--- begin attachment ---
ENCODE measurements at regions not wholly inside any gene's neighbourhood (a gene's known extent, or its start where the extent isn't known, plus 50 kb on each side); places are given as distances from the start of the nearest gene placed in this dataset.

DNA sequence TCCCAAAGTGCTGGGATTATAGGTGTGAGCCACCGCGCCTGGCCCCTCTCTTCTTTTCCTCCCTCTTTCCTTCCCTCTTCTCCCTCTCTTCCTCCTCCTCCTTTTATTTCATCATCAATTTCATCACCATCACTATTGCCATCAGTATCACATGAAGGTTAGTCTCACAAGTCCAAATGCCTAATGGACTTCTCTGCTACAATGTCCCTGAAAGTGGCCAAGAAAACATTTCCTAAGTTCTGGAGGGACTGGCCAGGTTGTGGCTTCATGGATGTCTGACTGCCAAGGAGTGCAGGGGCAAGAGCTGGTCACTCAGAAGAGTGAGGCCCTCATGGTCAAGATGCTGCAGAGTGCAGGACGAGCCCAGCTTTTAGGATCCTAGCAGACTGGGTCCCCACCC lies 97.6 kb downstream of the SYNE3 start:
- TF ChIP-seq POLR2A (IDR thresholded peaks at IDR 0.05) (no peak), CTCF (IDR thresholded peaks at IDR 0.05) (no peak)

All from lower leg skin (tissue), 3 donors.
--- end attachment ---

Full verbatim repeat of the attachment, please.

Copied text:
ENCODE measurements at regions not wholly inside any gene's neighbourhood (a gene's known extent, or its start where the extent isn't known, plus 50 kb on each side); places are given as distances from the start of the nearest gene placed in this dataset.

DNA sequence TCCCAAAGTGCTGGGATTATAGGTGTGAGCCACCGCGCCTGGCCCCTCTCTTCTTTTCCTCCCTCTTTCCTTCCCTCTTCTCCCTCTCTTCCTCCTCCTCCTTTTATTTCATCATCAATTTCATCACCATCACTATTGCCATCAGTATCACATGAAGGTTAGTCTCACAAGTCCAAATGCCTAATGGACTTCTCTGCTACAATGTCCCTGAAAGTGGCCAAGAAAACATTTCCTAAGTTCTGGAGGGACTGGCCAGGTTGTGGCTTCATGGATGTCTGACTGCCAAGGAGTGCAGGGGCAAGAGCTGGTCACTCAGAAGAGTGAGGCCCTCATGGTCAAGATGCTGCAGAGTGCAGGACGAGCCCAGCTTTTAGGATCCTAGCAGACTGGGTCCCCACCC lies 97.6 kb downstream of the SYNE3 start:
- TF ChIP-seq POLR2A (IDR thresholded peaks at IDR 0.05) (no peak), CTCF (IDR thresholded peaks at IDR 0.05) (no peak)

All from lower leg skin (tissue), 3 donors.